The Witch and the Hundred Knight Review – PlayStation 3

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The Witch and the Hundred Knight is the newest offering in the Nippon Ichi rich lineage of JRPG games that includes the Disgaea, La Pucelle, and Rhapsody franchises.  Like those titles, The Witch and the Hundred Knight is far from the standard turn-based RPG we have come to expect from the east, instead hearkening back to the golden days of action-based isometric RPG titles like Diablo and Gauntlet.

In The Witch and the Hundred Knight, gamers take the role of the Hundred Knight – an immortal demon warrior who has been summoned by the Swamp Witch Metallia to help her in her ongoing battle with her rival, the Forest Witch Malia, in taking control of the land of Madea.

The Hundred Knight might look a lot like He-Man’s harmless floating sidekick Orko, but n all reality he is one wicked warrior.   A master of weaponry and magic, the Hundred Knight is tasked by the Witch Metallia to raid the swamp’s neighboring villages and take control of the powerful Pillars of Temperance, which when released allow Metallia to venture out beyond her swampy imprisonment.

The journey would be fairly straightforward if it weren’t for the ingenious gameplay mechanic of GigaCals (or GCals), which are basically units of energy that the Knight needs to maintain in order to continue with his quest.  What it boils down to is that when the GCal meter is empty, no more respawns within in the level.  This brings up a moral conundrum as GCals are obtained by doing evil deeds – so whether or not the Knight (or gamer for that matter) really wants to support the evil Metallia in her evil plan, he has little choice but to do so in order to survive.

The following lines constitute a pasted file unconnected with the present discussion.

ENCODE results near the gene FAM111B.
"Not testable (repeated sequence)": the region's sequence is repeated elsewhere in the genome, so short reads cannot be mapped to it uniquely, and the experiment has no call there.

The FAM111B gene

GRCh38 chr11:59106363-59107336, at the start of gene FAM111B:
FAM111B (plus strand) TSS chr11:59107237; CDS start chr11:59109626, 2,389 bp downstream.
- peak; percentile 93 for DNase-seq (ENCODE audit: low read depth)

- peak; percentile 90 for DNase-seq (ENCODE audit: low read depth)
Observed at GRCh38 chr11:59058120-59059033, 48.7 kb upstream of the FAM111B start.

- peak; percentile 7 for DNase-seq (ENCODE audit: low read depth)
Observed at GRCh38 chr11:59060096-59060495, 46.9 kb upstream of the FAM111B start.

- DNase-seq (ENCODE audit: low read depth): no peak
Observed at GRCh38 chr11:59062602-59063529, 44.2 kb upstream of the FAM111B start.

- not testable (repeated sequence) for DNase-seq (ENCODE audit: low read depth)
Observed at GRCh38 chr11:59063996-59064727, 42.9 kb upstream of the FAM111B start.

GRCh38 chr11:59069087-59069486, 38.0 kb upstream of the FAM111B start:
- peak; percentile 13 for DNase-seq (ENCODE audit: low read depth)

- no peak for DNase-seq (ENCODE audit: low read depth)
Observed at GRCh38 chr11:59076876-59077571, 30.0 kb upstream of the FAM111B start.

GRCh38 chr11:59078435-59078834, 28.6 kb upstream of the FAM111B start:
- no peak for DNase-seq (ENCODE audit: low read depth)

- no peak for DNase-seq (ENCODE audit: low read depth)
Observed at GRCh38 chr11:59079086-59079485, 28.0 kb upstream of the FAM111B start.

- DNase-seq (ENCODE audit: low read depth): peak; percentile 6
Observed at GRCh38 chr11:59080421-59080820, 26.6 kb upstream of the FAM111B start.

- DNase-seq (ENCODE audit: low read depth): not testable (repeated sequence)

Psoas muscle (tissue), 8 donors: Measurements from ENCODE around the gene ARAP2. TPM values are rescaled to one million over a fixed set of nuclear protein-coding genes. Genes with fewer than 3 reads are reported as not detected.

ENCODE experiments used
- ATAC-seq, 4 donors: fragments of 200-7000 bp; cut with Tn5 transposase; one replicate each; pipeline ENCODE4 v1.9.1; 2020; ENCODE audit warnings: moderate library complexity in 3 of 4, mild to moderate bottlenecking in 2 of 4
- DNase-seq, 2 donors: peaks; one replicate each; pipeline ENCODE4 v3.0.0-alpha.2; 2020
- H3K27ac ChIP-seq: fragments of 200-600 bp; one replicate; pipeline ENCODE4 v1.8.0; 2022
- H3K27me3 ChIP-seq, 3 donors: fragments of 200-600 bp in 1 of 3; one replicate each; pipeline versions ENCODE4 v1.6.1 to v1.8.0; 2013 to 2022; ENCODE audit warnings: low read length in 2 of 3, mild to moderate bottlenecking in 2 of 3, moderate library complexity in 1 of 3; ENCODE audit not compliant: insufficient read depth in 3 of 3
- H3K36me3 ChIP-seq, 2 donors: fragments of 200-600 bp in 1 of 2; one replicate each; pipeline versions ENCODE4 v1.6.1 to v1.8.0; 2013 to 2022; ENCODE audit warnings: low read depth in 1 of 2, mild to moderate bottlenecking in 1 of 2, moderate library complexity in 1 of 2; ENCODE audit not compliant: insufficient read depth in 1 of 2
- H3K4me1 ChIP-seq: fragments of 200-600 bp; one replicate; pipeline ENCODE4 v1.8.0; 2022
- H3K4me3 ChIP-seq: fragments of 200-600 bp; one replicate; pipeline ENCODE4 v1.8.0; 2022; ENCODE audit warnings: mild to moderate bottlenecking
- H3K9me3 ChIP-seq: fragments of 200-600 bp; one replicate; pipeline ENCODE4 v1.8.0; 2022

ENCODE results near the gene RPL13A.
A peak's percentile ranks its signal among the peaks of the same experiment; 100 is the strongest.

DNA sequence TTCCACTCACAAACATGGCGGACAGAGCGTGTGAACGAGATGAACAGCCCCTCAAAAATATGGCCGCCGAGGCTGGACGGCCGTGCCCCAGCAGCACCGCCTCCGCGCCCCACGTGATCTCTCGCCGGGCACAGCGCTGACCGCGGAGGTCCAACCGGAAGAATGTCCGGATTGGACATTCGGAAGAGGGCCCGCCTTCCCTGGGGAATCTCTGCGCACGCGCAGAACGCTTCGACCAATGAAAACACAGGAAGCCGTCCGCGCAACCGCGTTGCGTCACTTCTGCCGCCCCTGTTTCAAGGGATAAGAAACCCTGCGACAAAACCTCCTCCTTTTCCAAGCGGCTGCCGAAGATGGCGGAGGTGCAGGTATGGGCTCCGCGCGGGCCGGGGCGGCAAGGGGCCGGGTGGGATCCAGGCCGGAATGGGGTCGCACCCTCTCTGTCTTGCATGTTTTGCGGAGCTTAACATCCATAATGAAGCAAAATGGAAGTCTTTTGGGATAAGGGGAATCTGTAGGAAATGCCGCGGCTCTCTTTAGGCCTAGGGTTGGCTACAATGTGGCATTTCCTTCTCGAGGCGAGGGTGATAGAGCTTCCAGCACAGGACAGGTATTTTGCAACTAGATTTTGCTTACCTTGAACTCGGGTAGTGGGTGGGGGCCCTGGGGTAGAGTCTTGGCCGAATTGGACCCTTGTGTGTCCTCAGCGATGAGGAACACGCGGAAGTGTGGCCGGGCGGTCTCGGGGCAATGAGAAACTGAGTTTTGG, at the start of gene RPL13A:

The in-game combat is decidedly hack-and-slash in nature – again hearkening back to the Diablo games of yore.  It is entertaining (and rewarding) to hack through half a dozen minions, absorbing their energy along the way – but boss fights can be a bit trying with the somewhat wonky controls that seem to hang the character up on scenery more often than they should.

The Knight can equip up to five weapons at a time – but in another bold gameplay move, the developers have set it up so the Knight cycles through weapons automatically with each strike.  It is an ingenious mechanic that allows gamers to see which weapons inflict the optimum damage on particular species of enemy while building up a massive 5-strike combo.  Don’t think that this system simply hand-holds the gamer through every battle, though, as different arrangements of weapons can lead to either increased or decreased combo multipliers, putting gamers to the task of realizing these optimal combinations.

There are also combat aspects (i.e. raiding homes and businesses) in which the action is entirely controlled by the game and out of view of the screen – in these events the winner is decided upon at random, but the payout in loot is infinitely more rewarding.

The Witch and the Hundred Knight also employs an interesting concept with the townsfolk and other non-playable characters (NPCs) – challenging gamers to first take control through force, then maintain a level of rapport in order to achieve bigger tax payouts.  This adds extra dimension to the non-combat play as gamers are continually incentivized to interact with characters many times over.

The visuals have a definite old-school nature about them, but they fail to achieve a level of charm or nostalgia we are generally searching for in a title of this sort.  The kawaii-inspired characters are seen from too far a distance to deliver any detail other than what we see in the action-comic cutscenes which blast the gamer with hot bra-bustingly-fit witches amongst the cute-as-pie characters.

The game’s audio is likewise a mixed-bag, with some interesting and entertaining voiceovers – typically from the witch overlord Metallia who will call folks everything from idiots to dumbasses (and worse).  The voiceovers are not universal through the game, though – occurring only during cutscenes and important in-game scenarios.  The sound effects are lackluster overall, but the Tenpei Sato soundtrack is fantastic.  In the end, it really is hard to fault a proper JRPG port for poor audio, considering how much is lost in translation during importation.

At about 5 hours of face time, I cannot even claim to have experienced a fraction of what The Witch and the Hundred Knight offers gamers – with folks reporting 25 – 50 hours of gameplay in all.  Given that fact, for a fan of Nippon Ichi games, The Witch and the Hundred Knight is a no-brainer when it comes to value.  But gamers not familiar with this style of game might want to try out a demo before shelling out the big bucks.

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